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UK's CRN puts nutrition and healthy ageing on the agenda

By Alex McNally , 20-Sep-2007

Policy makers and health professionals need to wake up to the importance of nutrition in healthy ageing, the UK's CRN has said as it organises a conference on the issue.

Speakers at the Council for Responsible Nutrition's (CRN) meeting will focus on healthcare needs and nutritional strategies that could help modulate age-related changes in organ functions. The conference is billed as offering a key insight into how both industry and regulation can stem the development and progression of many diseases.

 

 

 

Some of the health issues older people may face include Age-related Macular Disease, which is the leading cause of legal blindness for people over 55 years of age in the Western world, according to AMD Alliance International.

 

 

 

Despite the fact that approximately 25 to 30 million people worldwide are affected by AMD, awareness of the condition is low, according to AMD Alliance International. And as the generation of Baby Boomers gets older, the Alliance expects incidence to be on the rise and triple by 2025.

 

 

 

"People are living longer and the unprecedented ageing of whole populations has wide-ranging implications for public health and society as a whole," a CRN spokesperson said.

 

 

 

"Most important of all is the impact of good nutrition on the maintenance of health, well-being and healthy life expectancy."

 

 

The link between eating well and maintaining good health has been a dynamic force for change across the industry as consumers are becoming more and more health aware.

 

 

 

Research has also been examining what may help people live longer. Studies have linked a diet high in fruit and vegetables to helping people live longer. A 2005 University of Athens study found that a 60-year-old who follows a Mediterranean diet can expect to live a year longer than his peer who prefers foods commonly eaten in northern Europe.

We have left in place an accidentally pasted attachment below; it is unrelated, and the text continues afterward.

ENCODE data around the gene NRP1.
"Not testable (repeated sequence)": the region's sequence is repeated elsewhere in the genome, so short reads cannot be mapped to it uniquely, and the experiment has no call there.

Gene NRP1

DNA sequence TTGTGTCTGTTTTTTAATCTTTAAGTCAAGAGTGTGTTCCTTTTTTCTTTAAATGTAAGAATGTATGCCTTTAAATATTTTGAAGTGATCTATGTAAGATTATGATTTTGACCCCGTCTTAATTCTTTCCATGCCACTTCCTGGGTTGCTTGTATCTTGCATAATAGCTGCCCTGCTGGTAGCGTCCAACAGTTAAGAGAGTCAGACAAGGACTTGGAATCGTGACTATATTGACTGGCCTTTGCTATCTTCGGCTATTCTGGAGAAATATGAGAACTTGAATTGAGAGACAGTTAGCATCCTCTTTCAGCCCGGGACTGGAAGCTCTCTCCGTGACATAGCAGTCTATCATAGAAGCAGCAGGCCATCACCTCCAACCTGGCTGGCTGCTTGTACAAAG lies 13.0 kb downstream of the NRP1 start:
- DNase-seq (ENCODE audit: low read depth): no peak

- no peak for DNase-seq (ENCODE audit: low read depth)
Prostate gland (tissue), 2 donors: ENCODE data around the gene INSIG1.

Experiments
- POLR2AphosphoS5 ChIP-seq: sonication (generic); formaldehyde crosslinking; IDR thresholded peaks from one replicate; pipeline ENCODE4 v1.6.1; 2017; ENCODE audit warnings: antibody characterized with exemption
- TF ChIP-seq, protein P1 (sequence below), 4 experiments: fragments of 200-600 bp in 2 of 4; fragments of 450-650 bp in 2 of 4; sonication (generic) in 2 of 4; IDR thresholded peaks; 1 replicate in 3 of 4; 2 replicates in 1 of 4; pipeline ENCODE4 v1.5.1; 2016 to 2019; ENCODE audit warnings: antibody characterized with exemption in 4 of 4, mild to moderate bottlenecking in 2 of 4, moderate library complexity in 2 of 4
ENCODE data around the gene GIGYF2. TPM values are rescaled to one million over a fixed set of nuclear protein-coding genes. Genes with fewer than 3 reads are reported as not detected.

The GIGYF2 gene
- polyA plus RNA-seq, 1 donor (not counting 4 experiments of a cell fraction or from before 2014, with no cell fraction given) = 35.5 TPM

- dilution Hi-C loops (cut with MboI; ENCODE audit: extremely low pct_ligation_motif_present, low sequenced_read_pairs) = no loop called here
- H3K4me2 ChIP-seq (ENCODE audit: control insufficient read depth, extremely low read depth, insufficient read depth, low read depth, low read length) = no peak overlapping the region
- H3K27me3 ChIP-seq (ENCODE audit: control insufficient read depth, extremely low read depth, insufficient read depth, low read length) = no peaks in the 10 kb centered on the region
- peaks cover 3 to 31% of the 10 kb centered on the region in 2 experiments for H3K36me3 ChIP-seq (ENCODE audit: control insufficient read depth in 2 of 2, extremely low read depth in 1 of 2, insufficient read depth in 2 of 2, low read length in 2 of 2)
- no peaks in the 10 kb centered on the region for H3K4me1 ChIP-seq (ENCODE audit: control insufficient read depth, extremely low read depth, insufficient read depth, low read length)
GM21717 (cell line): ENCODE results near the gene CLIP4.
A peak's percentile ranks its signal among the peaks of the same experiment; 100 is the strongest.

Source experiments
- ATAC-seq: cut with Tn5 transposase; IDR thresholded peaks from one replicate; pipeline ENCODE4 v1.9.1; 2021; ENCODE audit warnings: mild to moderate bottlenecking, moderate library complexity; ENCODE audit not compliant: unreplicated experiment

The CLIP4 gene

People living around the Mediterranean typically eat lots of vegetables, fruits, and cereals, have a moderate to high intake of fish, and eat little saturated fat, preferring instead the unsaturated olive oil. The diet would provide a high antioxidant potential.

 

 

 

Indeed, consumer demand for healthy living and long-life has been shaping the supplement market in Europe over the last few years. In Poland, for example, the supplement market was expected to grow by 25 per cent this year alone, with a great concern about healthy living, particularly gut health, behind the increase.

 

 

 

Supermarkets and retailers have also been pushing their offering of foods which promise healthy living.

 

 

 

A spokesperson for the British Dietetic Association said more can be done to promote a balanced and healthy diet, but added it wasn't a case of "either or" between governments and associations.

 

 

 

The CRN conference will focus on how vitamin D and calcium can boost bone health as well as the impact of omega-3 fatty acids on cardiovascular disease, which causes almost 50 per cent of deaths in Europe, and is reported to cost the EU economy an estimated €169 billion ($202 billion) per year.

 

 

 

The benefits of vitamins and minerals on healthy ageing, cognitive performance and joint mobility will also be discussed.

 

 

 

Speakers at the conference will explore the factors that influence nutritional status in older people and seek solutions to delay the onset of the physical and cognitive changes and to extend healthy life expectancy.

 

 

 

The meeting, to be held in November, will be chaired by Professor Peter Aggett, Head of the School of Health and Postgraduate Medicine at the University of Central Lancashire.

 

 

 

The conference will be held on Tuesday, November 6.

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